Codes of conduct, research ethics and integrity... there are many ways to label the subject, but the overall goal is to make science a positive approach to understanding the world and guiding human activities. Science and knowledge can be powerful, anything that is powerful can do much that is good, and much that is not, however "good" is defined.
The actual details that need to be considered by any individual person or organisation depend on context: who is doing the work, who else is involved, the topic of study, the place of study, the methods used, what kind of information is generated, how information is communicated, the ways in which information might be used, intended purposes and possible unintended consequences, and who or what will benefit, or might benefit, directly or indirectly, when, and where.
In this blog I will gradually add links to a range of articles and websites where codes of conduct and research ethics are discussed or provided. Seeing many different examples may help members of the Research Cooperative consider what is best practice in their own areas of activity, as researchers, students, editors, translators and so on. Codes of conduct are often developed by professional societies, academic societies, institutions. Some may be very broad in scope, others may be designed for specific disciplines or even for specific methods used within a discipline.
If you would like to discuss these matters with other members of our network, please see our topic focus group for Research Ethics and Integrity
Here is an example with very broad scope, published by ALLEA (European Federation of Academies of Sciences and Humanities), which represents more than 50 academies in over 40 EU and non-EU countries. ALLEA aims to promote science as a global public good, and facilitate scientific collaboration across borders and disciplines: The European Code of Conduct for Research Integrity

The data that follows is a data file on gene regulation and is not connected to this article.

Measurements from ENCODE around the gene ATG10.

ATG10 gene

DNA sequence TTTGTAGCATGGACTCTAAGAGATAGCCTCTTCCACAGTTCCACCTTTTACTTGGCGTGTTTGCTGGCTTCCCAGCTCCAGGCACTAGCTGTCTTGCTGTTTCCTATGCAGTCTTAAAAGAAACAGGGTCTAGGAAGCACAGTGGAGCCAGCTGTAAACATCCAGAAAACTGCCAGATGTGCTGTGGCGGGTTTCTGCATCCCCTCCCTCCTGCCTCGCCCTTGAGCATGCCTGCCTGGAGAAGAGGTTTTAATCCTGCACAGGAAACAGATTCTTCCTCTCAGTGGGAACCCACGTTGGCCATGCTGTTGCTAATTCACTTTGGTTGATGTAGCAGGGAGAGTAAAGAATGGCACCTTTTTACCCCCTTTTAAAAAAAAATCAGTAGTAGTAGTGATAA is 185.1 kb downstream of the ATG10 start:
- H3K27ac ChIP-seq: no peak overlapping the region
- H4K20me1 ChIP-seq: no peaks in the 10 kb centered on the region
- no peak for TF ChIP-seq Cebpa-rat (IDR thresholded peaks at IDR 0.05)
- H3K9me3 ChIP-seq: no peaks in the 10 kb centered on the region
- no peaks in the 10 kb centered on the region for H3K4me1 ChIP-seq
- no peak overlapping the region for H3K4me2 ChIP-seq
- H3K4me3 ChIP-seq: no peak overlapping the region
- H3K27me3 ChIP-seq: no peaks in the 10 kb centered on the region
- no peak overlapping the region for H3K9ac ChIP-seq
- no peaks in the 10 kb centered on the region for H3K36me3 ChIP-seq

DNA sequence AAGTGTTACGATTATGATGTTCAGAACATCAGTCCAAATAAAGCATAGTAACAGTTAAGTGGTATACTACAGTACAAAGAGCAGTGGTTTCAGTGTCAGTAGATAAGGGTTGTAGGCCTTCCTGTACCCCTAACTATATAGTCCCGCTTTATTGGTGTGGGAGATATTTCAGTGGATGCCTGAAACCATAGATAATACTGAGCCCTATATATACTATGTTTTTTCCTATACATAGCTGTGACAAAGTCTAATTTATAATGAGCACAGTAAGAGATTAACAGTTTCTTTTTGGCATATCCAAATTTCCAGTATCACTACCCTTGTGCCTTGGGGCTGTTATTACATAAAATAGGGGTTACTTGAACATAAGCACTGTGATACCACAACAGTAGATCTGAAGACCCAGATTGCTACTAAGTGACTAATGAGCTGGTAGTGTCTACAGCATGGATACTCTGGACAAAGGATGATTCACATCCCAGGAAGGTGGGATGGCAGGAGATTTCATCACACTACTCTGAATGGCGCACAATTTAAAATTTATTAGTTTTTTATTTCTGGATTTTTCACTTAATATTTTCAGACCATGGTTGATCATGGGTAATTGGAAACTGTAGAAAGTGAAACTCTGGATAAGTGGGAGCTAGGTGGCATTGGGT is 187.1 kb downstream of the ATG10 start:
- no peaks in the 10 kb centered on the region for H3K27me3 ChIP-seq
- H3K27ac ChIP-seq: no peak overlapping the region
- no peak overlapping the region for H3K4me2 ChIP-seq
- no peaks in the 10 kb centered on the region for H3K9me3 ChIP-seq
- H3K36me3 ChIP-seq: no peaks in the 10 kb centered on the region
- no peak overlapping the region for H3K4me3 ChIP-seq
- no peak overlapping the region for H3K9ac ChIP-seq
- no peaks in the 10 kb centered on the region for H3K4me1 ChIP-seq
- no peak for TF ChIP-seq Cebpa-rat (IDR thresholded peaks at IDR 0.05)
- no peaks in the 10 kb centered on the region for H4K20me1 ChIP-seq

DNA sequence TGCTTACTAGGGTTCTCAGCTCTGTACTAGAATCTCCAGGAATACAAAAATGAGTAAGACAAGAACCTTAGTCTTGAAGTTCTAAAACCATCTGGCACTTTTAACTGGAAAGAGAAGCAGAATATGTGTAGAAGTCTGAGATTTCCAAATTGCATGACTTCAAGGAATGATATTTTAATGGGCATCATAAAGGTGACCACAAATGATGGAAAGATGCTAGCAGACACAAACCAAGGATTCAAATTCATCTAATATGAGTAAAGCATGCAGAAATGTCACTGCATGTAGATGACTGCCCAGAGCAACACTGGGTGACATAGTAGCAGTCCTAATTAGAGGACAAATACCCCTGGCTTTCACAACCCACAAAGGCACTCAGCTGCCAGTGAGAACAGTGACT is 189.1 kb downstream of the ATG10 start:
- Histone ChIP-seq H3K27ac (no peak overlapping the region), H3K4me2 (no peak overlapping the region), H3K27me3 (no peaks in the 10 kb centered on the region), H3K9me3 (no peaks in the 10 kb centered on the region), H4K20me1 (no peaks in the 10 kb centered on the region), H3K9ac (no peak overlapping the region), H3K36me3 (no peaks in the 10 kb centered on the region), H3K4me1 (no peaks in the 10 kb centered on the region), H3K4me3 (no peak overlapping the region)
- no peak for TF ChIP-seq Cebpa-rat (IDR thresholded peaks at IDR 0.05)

The Code was published in English on 24th March 2017, and was translated into all official EU languages. All versions can be accessed through the link above.
Reading in 2021
By Research Cooperative, 2021-04-08
Bill Gammage (2012) The Biggest Estate on Earth: How Aborigines Made Australia. Allen & Unwin. 434 pp.
I started reading this in 2020, and finished a few weeks ago... a long slow read but one I savored, as the author gradually builds up a big picture of what Australia was and is. He describes life-ways and a philosophy of living that do not fit the narrow categories of "farming" or "hunting and gathering" commonly used to distinguish Eurasian agricultural societies from many of those that exist (or existed) in Africa, the Americas, and Australia. By showing what Australia was, the scale of loss that followed European colonisation is overwhelming, at an emotional level. Not all is lost though, as this book is also an attempt to help us learn from historical experience, imagine new possibilities, and seek new directions. The lessons here are not just for those who live in Australia, and not just for the descendants of European colonisers. We all belong to a modern industrial world in which it has become increasingly difficult to remain connected to land, and to care for it.